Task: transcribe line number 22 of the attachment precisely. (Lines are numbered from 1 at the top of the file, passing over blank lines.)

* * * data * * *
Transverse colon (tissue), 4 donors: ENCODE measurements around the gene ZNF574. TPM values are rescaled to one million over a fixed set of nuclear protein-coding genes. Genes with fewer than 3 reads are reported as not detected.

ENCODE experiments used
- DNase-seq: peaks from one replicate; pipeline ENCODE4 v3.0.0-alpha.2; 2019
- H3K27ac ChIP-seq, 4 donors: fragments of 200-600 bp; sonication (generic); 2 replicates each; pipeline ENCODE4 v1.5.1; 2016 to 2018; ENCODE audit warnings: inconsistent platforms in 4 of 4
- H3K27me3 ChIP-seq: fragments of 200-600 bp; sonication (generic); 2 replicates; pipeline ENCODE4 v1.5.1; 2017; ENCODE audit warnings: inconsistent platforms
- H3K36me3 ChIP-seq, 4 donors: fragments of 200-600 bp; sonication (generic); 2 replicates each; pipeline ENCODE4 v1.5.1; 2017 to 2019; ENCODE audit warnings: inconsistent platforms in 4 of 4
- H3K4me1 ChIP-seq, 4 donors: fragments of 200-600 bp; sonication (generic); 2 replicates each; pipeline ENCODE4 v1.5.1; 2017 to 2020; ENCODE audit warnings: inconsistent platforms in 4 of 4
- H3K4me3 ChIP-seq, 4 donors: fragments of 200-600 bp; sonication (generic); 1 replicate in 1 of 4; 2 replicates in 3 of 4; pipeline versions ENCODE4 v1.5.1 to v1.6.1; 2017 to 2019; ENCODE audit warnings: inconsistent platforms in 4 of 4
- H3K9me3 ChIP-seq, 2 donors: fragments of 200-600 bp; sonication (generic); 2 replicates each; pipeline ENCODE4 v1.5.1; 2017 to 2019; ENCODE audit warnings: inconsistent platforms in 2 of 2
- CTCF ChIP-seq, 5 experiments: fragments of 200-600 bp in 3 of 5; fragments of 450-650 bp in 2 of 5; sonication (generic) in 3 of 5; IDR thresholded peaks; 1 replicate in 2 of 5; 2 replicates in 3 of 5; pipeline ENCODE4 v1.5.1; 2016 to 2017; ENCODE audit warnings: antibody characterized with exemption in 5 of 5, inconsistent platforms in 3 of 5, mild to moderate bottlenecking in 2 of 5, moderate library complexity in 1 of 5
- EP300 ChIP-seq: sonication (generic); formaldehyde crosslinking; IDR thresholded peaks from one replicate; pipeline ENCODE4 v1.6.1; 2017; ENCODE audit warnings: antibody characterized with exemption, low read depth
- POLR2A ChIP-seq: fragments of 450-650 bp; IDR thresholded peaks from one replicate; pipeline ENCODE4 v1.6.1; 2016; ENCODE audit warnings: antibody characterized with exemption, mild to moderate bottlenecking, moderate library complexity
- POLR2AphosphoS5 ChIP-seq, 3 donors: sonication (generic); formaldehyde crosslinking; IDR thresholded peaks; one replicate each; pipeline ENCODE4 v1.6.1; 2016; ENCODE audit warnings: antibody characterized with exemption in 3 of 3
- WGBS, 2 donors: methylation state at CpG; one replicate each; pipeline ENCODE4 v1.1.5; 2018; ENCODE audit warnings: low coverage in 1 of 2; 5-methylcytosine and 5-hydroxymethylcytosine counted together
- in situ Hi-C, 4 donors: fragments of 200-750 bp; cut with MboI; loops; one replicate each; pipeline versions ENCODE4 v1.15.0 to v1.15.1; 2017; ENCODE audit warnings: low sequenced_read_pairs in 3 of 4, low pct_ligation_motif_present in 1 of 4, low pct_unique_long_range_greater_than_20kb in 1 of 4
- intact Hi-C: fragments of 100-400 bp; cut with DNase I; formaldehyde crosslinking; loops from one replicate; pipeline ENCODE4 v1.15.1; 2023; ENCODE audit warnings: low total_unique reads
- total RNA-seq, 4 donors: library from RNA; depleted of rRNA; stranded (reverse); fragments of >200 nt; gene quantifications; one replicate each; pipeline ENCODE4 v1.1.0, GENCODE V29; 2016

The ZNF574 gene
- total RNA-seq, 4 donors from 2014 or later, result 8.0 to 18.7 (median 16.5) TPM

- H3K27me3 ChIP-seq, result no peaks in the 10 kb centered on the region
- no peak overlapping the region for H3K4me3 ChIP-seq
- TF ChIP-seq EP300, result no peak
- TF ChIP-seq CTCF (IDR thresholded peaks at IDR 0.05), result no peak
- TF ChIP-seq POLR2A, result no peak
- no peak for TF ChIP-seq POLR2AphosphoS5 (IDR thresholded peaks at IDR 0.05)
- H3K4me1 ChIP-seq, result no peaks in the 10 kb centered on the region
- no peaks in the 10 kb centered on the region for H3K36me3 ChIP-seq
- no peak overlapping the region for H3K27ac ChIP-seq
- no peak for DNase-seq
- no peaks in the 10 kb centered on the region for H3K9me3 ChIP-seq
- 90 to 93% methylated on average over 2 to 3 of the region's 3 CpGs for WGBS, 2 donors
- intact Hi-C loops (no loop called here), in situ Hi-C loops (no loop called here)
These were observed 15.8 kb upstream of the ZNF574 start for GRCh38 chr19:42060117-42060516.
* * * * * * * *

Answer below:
- TF ChIP-seq EP300, result no peak